Crypt ransomware virus owes its name to the file extension appended. Each item hit by the malware gets a new extension .crypt. It is not that one cannot read the affected files due to the above modification.
In fact, the solution would be pretty easy, had it involved removing the misleading extension only.
The piece of malware is a scrambling trojan. It deploys extra strong encryption algorithm rendering your data unreadable by virtue of changing their program code. The encoding standard is RSA-4096, which is widely used by the crooks to deprive their victims of the access to their data.
The scrambling generates both private and public keys. While it is relatively easy to intercept the latter, the former is kept secret. It never enters the computer system of a victim. Hence, there is no chance to learn it by tracking back the activities on the host PC.
Once the malicious modification of your data completes, the Crypt ransomware comes up with its ransom note. To ensure the victim is notified, the infection generates a de_crypt_readme file. The item exists in three formats so that there are definitely some software to process it. Besides, the infection tries to change desktop wallpaper to the same ransom note.
The message states the victim’s files have been protected. As you can see, they have actually been hijacked using a strong encryption system. The notification explains the background of the data encoding and requires the victim to visit the victim’s personal page. The page would further instruct its visitor to install and use TOR browser for transferring the amount of 1.2 Bitcoins to the hackers.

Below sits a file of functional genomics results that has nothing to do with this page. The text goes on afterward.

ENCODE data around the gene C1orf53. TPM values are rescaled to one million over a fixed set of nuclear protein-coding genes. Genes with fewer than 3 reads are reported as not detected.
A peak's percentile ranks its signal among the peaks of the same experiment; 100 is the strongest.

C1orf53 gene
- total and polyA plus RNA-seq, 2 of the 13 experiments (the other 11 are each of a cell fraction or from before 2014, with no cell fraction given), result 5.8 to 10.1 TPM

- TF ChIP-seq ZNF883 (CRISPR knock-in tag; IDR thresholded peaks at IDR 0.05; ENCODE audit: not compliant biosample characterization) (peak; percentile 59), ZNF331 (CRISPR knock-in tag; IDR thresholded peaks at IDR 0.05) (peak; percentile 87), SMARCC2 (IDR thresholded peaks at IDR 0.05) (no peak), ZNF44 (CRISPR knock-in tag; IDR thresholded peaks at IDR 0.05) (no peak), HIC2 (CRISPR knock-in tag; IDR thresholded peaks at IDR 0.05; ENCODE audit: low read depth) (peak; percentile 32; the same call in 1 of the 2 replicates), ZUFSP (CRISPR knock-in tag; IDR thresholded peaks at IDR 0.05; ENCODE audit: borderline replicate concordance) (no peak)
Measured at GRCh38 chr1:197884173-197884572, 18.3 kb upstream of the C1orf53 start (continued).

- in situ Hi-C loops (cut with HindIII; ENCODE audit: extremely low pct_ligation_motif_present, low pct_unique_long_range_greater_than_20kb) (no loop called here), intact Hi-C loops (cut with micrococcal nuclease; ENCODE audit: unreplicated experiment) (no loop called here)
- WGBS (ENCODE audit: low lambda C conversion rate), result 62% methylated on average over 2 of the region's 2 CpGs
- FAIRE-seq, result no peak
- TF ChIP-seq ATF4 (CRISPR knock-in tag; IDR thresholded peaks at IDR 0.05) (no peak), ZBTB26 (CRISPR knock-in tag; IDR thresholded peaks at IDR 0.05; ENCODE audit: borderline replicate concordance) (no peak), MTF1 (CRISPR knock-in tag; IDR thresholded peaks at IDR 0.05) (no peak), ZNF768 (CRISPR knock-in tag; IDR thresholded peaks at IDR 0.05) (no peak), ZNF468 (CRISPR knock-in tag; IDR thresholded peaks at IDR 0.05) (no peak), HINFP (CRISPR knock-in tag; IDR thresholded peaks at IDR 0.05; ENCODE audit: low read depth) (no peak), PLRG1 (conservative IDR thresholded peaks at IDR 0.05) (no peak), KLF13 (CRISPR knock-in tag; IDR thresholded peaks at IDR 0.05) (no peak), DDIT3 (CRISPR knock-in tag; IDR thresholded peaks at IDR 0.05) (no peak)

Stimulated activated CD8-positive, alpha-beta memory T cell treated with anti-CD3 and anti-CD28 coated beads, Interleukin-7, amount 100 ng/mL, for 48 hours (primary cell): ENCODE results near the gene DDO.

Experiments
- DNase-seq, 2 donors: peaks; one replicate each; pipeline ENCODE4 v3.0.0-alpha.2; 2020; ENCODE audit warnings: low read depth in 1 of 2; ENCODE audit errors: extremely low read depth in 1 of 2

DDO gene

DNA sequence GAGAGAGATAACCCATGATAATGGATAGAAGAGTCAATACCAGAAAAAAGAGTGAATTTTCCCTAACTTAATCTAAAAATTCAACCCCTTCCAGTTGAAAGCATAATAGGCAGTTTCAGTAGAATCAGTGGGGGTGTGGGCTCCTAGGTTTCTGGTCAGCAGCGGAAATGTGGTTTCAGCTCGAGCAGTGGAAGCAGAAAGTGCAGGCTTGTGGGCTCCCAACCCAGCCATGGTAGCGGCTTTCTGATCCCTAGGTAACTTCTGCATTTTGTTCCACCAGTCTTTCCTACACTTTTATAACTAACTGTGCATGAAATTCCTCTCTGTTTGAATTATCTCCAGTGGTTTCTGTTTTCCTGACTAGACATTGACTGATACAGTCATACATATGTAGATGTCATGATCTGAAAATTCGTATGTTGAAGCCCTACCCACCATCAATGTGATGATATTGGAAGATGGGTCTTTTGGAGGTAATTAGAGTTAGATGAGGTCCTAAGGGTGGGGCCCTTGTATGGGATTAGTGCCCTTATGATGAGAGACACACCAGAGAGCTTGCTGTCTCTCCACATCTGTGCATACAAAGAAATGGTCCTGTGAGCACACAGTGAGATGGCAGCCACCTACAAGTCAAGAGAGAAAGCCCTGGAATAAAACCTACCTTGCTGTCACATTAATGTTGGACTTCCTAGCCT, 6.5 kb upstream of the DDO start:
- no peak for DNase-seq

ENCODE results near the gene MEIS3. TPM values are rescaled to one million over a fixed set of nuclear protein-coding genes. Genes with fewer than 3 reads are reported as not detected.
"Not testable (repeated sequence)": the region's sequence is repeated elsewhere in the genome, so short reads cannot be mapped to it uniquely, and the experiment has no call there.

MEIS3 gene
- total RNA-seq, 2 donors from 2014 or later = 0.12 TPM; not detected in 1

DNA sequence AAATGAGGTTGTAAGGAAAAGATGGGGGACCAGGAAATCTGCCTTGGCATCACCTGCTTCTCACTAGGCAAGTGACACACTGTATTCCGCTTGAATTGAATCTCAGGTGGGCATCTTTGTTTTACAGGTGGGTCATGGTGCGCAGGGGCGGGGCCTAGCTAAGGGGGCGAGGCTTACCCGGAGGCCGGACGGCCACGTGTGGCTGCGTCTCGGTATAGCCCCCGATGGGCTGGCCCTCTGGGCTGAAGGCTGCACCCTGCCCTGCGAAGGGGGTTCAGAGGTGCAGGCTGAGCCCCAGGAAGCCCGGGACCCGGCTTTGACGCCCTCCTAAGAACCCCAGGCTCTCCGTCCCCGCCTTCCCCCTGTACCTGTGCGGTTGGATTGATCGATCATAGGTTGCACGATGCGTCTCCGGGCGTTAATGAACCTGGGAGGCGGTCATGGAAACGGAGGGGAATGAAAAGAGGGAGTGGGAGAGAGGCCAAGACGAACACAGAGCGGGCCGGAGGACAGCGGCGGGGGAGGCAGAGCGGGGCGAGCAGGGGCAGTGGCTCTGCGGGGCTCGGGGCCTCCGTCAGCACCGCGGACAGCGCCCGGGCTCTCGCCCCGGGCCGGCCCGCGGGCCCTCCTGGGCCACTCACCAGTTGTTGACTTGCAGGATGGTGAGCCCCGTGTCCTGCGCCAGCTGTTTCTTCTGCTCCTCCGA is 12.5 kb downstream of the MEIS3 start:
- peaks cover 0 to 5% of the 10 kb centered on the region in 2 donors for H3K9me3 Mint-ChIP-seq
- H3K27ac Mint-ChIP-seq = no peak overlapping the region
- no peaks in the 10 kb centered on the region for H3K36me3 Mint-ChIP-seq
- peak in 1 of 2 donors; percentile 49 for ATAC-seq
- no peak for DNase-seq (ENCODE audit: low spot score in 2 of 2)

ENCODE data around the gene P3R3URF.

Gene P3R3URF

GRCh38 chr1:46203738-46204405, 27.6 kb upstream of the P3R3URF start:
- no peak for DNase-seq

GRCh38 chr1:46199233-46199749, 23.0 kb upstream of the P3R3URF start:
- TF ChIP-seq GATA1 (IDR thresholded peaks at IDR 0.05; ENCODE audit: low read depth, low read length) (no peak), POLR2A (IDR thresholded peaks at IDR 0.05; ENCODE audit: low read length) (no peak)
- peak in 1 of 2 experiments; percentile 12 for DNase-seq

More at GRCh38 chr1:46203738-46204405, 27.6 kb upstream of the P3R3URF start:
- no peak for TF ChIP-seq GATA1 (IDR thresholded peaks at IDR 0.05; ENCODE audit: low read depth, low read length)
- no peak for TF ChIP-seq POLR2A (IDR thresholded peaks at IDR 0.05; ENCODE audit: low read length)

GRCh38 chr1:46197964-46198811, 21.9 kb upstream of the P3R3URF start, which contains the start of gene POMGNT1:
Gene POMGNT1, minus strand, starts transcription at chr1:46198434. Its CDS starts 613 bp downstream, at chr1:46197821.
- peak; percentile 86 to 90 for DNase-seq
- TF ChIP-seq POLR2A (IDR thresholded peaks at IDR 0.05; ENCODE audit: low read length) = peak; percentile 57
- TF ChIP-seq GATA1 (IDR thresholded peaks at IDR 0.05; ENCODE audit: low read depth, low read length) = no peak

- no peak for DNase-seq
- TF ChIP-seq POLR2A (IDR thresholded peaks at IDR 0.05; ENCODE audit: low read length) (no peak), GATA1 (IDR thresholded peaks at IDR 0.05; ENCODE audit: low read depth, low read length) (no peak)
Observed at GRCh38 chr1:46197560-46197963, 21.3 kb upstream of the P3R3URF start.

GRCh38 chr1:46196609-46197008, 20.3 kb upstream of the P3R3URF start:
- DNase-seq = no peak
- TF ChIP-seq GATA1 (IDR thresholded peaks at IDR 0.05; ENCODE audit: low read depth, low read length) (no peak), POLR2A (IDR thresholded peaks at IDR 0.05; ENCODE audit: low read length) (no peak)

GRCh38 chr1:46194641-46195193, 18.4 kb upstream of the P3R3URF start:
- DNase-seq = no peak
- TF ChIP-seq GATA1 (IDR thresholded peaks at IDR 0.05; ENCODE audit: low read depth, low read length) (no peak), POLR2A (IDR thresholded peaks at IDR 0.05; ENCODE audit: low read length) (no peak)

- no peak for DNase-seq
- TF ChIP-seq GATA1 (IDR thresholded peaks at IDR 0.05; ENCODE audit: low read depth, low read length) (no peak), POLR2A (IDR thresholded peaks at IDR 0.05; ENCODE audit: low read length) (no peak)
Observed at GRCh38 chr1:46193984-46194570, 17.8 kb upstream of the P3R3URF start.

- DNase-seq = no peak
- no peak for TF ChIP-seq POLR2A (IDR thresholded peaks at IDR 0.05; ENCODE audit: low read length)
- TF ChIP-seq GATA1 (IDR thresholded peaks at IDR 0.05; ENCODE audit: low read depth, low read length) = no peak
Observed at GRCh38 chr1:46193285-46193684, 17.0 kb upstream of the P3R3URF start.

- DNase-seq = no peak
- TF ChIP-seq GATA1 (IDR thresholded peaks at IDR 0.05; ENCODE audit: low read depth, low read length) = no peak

Upon receiving the fee via the specified payment channel, the crooks are to dispatch the private key along the decrypting software.
Please, barware the ransomware distribution involves a number of unrelated actors. They may simply fail to have an adequate proficiency to properly handle the transaction, but any bitcoin payments are non-refundable. The amount claimed by the criminal is1.2 BTC, which is circa 500 USD. It is to be doubled, if not received within 96 hours since the encryption virus started to run on a compromised machine.
Circumstances vary from case to case, but the general suggestion is to stick to ransom-free recovery routines.
The virus is also known as CryptXXX or CryptProjectXXX. Those names are more common among IT researchers as they refer to the binary code they have extracted from the malware.
As regards the ransomware circulation, most of the invasions occur as streaming video is being rendered. That makes it quite different from most of the ransomware strains that have been around.
Another distinctness inherent in the virus is the directory hosting the .crypt ransomware proper. The rogue drops its main executable into ProgramData folder, whereas most of its counterparts run from AppData or Temp. These are rather techie matters, though. What really matters for a victim is a method that can return the affected data to duly readable format. The paragraphs below highlight the most elaborate and efficient workarounds for the removal of Crypt file virus and ransom-free data recovery.
Automatic removal of .crypt ransomware
The benefits of using the automatic security suite to get rid of this infection are obvious: it scans the entire system and detects all potential fragments of the virus, so you are a few mouse clicks away from a complete fix.